Multiple sclerosis

It is a degenerative disease of the central nervous system due to autoimmune destruction of the myelin sheath protecting nerve fibers. Mild cases may have long periods of remission, while severe cases can be very limiting due to permanent nerve damage. An overall incidence of 2.1 cases per 100,000 persons per year has been estimated.

It is not clear what causes the immune system to attack the myelin sheath, however, studies suggest that in addition to the genetic component, several external factors may contribute to trigger the disease.

  • Age: onset is most common between the ages of 20 and 40, although it can occur at any age.
  • Gender: women are 2-3 times more likely to present relapsing-remitting multiple sclerosis.
  • Viral infections: among them, Epstein-Barr is associated with an increased risk of multiple sclerosis.
  • Race: people especially of Northern European descent are at higher risk compared to those of Asian, African or Native American descent.
  • Climate: more common in countries with temperate climates such as Europe, Canada, northern United States or southeastern Australia.
  • Vitamin D: lower levels of vitamin D and sun exposure are associated with increased risk.
  • Other autoimmune disorders: thyroid disease, pernicious anemia, psoriasis, type 1 diabetes or inflammatory bowel disease increase the risk.
  • Smoking: smokers have an increased risk of relapsing-remitting multiple sclerosis.
  • Childhood obesity: individuals with obesity during adolescence would present an increased risk.

The nature of MS susceptibility is complex and involves environmental and genetic factors, with heritability recently described to be around 8-10%. The GWAS analysis and replication study conducted by the International Multiple Sclerosis Genetics Consortium on a total of over 47,000 cases and 68,000 controls has provided the largest and most comprehensive assessment of MS genetic susceptibility to date.s most comprehensive assessment of genetic susceptibility to MS to date, with the identification of 193 risk loci involved in the innate and adaptive immune response. Although the study points to the involvement of brain-resident immune populations that would direct the autoimmune process to the CNS, it has been suggested that it would have its initiation in peripheral immune responses.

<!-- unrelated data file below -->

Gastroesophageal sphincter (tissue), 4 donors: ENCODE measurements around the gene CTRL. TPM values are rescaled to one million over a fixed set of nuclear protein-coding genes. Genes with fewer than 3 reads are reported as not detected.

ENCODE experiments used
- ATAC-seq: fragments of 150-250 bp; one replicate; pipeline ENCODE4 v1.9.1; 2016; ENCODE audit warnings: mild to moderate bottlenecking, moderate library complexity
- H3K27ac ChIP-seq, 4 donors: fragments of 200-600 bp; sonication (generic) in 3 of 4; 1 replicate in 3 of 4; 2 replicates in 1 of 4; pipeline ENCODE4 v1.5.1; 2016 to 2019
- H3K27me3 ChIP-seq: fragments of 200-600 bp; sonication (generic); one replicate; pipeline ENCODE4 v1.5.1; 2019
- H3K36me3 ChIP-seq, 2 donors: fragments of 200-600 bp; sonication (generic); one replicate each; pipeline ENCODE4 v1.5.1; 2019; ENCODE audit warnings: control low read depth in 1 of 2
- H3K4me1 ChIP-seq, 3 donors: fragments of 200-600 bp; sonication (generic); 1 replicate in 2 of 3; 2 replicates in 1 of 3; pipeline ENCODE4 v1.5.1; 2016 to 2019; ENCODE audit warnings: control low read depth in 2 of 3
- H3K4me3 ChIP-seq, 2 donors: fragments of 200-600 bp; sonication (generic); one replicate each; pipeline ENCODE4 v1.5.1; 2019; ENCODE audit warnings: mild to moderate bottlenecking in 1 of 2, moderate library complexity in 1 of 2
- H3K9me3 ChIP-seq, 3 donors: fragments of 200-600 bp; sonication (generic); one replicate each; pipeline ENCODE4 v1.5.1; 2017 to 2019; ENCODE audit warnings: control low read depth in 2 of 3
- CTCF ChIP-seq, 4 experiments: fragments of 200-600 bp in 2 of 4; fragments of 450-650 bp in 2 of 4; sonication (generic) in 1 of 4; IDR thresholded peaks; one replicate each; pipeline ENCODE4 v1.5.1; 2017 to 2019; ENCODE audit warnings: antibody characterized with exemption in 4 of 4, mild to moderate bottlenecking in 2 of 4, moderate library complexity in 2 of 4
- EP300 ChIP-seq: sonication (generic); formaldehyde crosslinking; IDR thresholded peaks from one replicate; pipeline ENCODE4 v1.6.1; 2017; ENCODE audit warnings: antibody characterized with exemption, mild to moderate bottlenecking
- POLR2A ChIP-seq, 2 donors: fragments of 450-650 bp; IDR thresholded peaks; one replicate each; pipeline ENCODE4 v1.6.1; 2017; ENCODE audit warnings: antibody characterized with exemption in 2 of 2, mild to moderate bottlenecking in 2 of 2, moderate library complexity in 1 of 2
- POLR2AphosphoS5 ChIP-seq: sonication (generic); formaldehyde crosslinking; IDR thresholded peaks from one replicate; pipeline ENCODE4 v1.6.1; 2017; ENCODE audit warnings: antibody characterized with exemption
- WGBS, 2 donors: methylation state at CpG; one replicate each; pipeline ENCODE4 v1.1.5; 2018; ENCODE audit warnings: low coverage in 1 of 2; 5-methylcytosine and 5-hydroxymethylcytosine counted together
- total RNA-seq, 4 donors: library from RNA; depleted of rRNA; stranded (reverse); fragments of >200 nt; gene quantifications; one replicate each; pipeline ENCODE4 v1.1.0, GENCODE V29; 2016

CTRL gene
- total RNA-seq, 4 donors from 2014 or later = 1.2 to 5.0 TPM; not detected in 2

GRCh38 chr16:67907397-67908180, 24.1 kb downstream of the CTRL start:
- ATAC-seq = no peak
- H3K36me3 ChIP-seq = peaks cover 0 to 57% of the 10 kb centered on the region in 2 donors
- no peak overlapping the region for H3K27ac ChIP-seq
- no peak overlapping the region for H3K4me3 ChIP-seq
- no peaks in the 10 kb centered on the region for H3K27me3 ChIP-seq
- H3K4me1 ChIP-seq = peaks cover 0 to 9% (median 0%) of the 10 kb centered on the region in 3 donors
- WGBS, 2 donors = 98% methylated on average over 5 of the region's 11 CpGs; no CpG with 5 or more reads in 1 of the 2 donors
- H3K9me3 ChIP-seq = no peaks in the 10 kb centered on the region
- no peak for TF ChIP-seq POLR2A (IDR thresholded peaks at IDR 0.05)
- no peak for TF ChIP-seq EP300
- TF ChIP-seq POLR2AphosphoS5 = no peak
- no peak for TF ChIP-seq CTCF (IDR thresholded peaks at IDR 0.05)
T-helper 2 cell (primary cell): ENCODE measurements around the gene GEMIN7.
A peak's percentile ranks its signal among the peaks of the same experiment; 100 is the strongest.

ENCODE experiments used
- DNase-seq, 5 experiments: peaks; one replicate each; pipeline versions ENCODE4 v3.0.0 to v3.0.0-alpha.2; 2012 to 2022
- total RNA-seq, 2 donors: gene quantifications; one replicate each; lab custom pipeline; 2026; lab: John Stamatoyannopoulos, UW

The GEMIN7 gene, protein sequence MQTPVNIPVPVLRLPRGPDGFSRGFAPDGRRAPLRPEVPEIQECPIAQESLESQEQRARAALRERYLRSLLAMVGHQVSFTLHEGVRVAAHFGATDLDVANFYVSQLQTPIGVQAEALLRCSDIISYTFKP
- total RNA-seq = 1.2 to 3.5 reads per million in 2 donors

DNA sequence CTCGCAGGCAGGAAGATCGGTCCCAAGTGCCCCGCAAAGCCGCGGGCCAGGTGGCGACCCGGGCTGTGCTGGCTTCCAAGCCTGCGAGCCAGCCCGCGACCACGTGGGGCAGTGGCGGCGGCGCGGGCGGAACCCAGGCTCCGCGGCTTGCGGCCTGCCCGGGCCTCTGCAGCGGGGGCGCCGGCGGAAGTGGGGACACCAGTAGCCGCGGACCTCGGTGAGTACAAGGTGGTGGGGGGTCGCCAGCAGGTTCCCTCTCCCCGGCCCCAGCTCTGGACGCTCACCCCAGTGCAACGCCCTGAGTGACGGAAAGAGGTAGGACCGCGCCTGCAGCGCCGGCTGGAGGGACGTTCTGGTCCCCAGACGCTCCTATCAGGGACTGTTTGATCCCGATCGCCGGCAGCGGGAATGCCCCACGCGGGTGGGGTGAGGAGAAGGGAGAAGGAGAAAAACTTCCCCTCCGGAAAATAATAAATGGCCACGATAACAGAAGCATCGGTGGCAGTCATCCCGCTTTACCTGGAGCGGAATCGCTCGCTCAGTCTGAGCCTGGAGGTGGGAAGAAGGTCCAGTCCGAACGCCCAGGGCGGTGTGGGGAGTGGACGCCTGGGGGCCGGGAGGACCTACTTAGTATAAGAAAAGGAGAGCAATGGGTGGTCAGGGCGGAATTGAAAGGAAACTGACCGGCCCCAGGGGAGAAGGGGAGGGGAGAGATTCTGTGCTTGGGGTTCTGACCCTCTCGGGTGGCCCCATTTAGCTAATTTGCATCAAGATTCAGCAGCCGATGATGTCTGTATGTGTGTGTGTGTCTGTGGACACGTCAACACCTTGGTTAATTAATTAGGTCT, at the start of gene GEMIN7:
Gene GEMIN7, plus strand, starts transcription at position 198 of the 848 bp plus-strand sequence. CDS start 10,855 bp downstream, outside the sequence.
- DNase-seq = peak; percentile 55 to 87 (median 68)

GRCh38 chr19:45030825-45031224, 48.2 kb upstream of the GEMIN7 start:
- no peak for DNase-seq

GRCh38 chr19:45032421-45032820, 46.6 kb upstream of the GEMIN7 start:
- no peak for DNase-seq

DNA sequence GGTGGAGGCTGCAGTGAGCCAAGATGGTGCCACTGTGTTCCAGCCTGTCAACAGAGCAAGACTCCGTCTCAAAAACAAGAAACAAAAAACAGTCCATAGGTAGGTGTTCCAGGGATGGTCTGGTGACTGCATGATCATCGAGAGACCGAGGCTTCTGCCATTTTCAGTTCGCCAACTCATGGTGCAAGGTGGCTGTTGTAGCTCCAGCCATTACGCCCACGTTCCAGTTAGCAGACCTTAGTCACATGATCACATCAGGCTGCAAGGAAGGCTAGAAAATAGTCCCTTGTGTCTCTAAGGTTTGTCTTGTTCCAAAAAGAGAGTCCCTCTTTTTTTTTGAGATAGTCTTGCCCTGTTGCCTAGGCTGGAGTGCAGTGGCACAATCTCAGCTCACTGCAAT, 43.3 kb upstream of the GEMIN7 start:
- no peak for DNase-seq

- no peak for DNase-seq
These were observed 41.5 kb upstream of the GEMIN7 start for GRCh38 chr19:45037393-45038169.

Multiple sclerosis (MS) can cause a wide range of symptoms and affect any part of the body. Each person is affected differently depending on the location of the affected nerve fibers. Symptoms are unpredictable, sometimes developing and worsening steadily, while at other times they come and go. Periods when symptoms worsen are known as relapses while those when they improve or disappear are known as remissions.

Most people with MS have only a few of these symptoms, which are the most common:

  • Fatigue, numbness, tingling, pain.
  • Muscle spasms, stiffness and weakness.
  • Tremors, lack of coordination or unsteady gait, mobility problems.
  • Speech and swallowing difficulties.
  • Problems with thinking, learning and planning.
  • Depression and anxiety.
  • Vision, sexual, urinary, bowel problems.
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There are no effective preventive measures since the causes that trigger the autoimmune attack against the central nervous system are unknown. However, as in almost all pathologies, there are certain recommendations that could be useful, mainly related to a healthy lifestyle. Quitting smoking, eating a healthy diet low in saturated fats, keeping stress levels low and exercising regularly. In addition, sun exposure and supplementing vitamin D intake if necessary are recommended.

Number of observed variants

13.5 million variants

Number of risk loci analyzed in the study

190 loci


Walton C et al. Rising prevalence of multiple sclerosis worldwide: Insights from the Atlas of MS, third edition. Mult Scler. 2020;26(14):1816-1821.

National Health Services [April 2022]

Mayo Clinic [April 2022]

International Multiple Sclerosis Genetics Consortium. Multiple sclerosis genomic map implicates peripheral immune cells and microglia in susceptibility. Science 2019; 27;365(6460):eaav7188.

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